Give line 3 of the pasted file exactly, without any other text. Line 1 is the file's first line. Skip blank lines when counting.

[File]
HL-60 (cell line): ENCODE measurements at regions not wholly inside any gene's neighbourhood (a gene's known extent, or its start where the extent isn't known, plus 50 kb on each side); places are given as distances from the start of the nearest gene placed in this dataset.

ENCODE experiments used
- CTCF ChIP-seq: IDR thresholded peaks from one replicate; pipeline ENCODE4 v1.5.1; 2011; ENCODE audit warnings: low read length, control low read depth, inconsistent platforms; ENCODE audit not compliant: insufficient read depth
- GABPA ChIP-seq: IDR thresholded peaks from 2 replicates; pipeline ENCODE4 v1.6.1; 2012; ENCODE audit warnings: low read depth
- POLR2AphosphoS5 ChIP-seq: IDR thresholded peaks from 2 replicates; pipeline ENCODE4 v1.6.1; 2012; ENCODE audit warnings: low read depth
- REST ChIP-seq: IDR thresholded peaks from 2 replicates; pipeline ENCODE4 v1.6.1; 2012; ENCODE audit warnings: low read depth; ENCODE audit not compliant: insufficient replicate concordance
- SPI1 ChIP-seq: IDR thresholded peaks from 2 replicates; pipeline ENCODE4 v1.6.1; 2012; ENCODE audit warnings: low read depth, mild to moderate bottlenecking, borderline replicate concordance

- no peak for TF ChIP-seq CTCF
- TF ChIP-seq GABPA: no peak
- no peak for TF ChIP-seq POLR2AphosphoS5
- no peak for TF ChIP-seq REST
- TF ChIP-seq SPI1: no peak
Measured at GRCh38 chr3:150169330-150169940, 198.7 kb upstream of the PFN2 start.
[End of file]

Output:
- CTCF ChIP-seq: IDR thresholded peaks from one replicate; pipeline ENCODE4 v1.5.1; 2011; ENCODE audit warnings: low read length, control low read depth, inconsistent platforms; ENCODE audit not compliant: insufficient read depth